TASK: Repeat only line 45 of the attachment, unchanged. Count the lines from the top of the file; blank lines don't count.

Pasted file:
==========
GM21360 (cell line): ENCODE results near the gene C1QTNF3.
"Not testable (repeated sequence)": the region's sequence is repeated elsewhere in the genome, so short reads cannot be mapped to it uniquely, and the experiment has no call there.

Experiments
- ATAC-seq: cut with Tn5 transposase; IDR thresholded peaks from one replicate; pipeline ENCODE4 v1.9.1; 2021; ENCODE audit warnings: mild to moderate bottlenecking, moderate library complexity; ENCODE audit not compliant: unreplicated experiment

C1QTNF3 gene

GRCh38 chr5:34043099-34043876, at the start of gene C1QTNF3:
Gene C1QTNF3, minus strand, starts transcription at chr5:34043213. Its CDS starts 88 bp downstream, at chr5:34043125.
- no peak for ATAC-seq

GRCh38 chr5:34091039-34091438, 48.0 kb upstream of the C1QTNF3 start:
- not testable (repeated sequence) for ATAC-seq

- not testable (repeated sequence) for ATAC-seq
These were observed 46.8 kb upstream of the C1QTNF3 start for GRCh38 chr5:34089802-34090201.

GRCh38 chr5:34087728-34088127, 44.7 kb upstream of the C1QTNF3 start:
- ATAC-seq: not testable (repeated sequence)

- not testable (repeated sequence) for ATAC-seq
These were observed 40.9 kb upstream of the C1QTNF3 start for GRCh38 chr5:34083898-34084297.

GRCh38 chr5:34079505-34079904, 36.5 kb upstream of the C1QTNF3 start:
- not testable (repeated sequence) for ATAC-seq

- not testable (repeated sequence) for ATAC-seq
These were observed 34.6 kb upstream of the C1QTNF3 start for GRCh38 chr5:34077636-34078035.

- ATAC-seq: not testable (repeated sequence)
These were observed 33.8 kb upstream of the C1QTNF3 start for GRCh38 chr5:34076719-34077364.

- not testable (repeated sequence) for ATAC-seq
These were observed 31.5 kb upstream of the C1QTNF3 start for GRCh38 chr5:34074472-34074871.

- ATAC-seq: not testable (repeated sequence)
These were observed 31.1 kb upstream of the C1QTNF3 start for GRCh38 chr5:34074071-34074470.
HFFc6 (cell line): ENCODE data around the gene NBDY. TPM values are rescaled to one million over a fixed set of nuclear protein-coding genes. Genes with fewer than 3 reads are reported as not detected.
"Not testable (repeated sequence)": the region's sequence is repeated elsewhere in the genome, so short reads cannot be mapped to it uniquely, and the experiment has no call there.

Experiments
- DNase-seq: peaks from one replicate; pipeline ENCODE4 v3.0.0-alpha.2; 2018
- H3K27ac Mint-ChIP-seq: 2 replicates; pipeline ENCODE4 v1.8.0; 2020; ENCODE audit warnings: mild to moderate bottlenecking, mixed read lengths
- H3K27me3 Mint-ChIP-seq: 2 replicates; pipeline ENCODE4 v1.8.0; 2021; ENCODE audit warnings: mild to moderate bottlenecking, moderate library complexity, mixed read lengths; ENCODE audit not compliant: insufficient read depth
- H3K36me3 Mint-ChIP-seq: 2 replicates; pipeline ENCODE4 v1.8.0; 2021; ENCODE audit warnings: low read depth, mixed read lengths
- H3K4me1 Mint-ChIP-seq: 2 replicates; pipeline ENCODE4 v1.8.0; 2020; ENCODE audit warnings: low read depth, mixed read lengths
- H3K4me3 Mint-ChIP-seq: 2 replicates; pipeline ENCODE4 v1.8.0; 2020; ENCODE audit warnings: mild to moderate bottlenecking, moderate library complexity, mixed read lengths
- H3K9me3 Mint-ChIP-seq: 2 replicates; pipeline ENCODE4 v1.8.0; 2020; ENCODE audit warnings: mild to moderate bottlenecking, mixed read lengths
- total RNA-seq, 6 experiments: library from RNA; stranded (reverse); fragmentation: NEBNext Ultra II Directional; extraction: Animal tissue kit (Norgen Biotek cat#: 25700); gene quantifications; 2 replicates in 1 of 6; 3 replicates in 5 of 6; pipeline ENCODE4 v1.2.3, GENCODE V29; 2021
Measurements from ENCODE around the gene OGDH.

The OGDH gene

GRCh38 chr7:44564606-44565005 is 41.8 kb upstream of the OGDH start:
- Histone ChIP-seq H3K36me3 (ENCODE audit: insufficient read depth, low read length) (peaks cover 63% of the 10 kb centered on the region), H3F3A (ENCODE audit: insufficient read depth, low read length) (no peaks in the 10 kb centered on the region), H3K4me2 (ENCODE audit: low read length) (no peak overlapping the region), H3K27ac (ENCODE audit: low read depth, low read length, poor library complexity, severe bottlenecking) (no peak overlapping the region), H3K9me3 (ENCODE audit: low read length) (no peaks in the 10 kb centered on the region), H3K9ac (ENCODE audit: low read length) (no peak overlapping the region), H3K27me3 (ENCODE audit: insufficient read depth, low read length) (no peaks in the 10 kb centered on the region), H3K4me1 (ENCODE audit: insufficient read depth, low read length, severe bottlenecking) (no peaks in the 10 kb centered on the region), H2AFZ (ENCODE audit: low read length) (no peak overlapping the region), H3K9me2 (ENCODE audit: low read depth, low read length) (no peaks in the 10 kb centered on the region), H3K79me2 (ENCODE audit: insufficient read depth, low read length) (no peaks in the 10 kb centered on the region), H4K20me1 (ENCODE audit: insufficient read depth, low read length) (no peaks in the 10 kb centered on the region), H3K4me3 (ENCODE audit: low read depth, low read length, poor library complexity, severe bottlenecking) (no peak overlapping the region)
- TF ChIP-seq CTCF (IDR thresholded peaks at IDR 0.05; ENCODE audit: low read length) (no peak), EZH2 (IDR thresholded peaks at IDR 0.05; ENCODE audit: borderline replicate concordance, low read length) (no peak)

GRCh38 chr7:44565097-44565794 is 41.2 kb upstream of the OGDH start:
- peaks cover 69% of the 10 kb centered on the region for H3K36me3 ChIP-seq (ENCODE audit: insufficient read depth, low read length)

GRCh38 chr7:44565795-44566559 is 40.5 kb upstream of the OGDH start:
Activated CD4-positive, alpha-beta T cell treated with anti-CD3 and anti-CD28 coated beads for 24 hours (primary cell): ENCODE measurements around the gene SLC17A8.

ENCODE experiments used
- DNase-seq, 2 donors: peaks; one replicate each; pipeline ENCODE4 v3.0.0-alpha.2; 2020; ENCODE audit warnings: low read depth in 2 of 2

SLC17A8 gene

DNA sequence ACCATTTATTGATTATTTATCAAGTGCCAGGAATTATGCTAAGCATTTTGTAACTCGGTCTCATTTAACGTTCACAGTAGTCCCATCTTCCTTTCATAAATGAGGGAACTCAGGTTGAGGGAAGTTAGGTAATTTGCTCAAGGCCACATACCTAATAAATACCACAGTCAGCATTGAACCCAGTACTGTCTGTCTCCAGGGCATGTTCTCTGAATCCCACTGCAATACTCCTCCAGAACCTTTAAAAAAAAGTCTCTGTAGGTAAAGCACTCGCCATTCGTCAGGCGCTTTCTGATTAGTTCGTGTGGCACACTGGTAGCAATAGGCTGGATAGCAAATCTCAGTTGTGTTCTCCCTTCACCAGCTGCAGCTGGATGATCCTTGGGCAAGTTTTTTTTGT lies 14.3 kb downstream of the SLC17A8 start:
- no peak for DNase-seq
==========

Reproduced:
GRCh38 chr7:44565795-44566559 is 40.5 kb upstream of the OGDH start: